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Buffer/Stack

Introduction

A buffer is an information store. It is a place where information can be put for later retrieval. Buffers are appropriate for both short term storage (as in modelling working memory, for example) and long term storage (as in large knowledge bases). They can be configured, through subclasses and properties, so as to behave in a variety of different ways (allowing, for example, decay of elements or capacity restrictions).

A stack is a kind of buffer which provides very limited access to its ordered elements. The elements of a stack are ordered in the sequence in which those elements were added to the stack. Access to the stack is only allowed through the most recent or "top" element of the stack. There are basically three operations which may be performed on a stack: the top-most element may be matched; an element may be "pushed" onto the top of the stack (thus obscuring the previous top element); and an element may be popped off the top of the stack (thus revealing a previously hidden element).

Despite the flexibility of COGENT's standard propositional buffer type, instances of the type cannot be used to implement a stack. Firstly, only the top-most element may be accessed in a real stack, but a proposition buffer, even with LIFO access, still allows access to all buffer elements. Secondly, elements can be deleted from any position within a propositional buffer, whereas only the top-most element can be deleted from a stack (and this operation is known as a pop). Thirdly, when multiple elements are added to a propositional buffer on the same cycle, COGENT provides no guarantee about the order in which those elements will be added. The stack buffer type provides a storage mechanism that addresses each of these issues.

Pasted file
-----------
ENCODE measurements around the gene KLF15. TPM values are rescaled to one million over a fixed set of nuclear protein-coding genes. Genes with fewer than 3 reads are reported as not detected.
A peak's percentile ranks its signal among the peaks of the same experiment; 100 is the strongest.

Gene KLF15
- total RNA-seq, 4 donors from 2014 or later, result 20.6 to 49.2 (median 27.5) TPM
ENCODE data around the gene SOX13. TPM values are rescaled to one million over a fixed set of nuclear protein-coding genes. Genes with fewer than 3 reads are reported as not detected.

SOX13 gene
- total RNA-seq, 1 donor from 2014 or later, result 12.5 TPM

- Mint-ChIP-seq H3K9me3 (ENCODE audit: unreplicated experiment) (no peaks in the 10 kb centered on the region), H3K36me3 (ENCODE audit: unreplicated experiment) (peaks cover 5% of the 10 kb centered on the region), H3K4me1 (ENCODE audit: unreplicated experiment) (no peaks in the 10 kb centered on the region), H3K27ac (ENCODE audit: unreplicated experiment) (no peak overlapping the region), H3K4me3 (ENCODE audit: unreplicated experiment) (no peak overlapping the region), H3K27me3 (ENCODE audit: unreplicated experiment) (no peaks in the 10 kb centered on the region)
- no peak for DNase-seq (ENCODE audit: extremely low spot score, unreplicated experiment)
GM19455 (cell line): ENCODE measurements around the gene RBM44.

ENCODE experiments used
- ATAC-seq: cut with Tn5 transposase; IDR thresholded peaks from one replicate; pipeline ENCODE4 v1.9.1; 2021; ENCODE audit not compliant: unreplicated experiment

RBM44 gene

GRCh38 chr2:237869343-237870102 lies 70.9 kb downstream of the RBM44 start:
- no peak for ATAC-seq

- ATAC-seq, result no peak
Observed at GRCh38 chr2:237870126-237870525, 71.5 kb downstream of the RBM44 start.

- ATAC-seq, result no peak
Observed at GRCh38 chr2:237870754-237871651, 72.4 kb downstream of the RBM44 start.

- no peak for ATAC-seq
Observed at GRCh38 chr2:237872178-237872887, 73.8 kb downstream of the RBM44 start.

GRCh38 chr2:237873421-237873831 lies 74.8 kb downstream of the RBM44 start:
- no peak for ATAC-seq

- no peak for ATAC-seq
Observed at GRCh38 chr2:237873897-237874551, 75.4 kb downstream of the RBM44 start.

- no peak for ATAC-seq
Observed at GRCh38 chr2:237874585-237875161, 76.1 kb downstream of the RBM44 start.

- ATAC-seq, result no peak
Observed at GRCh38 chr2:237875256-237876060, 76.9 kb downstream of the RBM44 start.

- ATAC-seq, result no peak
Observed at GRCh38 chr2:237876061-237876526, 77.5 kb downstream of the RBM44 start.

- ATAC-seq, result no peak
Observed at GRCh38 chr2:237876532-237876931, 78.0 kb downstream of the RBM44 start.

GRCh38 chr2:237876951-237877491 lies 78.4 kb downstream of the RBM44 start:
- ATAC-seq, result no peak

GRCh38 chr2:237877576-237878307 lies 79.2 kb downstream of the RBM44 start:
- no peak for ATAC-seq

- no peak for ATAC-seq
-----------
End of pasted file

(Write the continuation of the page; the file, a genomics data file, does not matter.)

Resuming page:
One common use of stacks is in maintaining sequences of goals and subgoals, as, for example, in models of problem solving.

Stack Messages

Like all buffers, stacks can be matched by the conditions of rules. However, a stack match will only match against the top-most element of the stack.

An element may be pushed onto a stack by sending the stack a message of the form "push(Element)". The top-most element may be popped from a stack by sending the stack a message of the form "pop". Thus, the RHS of a rule which pops the top element off Goal Stack and replaces it with subgoal might look like:

If multiple push and/or pop messages are sent to the same stack from the RHS of one rule, then those push/pop messages are processed in the order in which they appear on the RHS of the rule. If multiple push and/or pop messages are sent to the same stack from multiple rules, then messages within the same rule will be processed in order, but the order of processing of messages from different rules is not deterministic.

This use of the ordering of stack related actions within rules differs from standard rule processing. In general, the ordering of rule actions does not affect the order of execution of those actions: non-stack related "send" actions are effectively processed in parallel.

The Current Contents Tab

The current contents of stack buffers may be viewed in text mode by opening the current contents tab, or in a graphical mode by opening the current stack tab. In the text mode, the elements in the stack are displayed with the top-most element at the top of the text view. In graphical mode, the stack is displayed pictorially, with an arrow pointing to the top-most element.

If, when printing, the View->Show current contents menu item is checked, the text and graphical views of the current stack state are included in the print out.

Stack Buffer Properties

Like all COGENT buffers, stacks have an initialisation property which specified when they are initialised (e.g., at the beginning of each trial or block). Stacks typically have an unlimited capacity, but COGENT allows the capacity of a stack to be fixed (using the standard buffer capacity limitation properties). COGENT also allows the specification of actions to be taken when stack capacity is reached. Two further properties specify whether stack elements can decay, and, if so, the rate of that decay. Unlike Propositional buffers, there is no Duplicates property and no Access property.

The Buffer Element Editor

Recall that all information must be represented in COGENT via Prolog terms. Buffer elements are no exception, but they are perhaps the simplest sorts of box elements in COGENT. This is reflected in the simplicity of the buffer element editor. Apart from the comment line, it contains a single text field into which the buffer element should be typed. The contents of this field should be a valid Prolog term. If not, however, COGENT does automatic syntax checking (and attempted correction) of editor elements, and so any error will be noted and (possibly) corrected.


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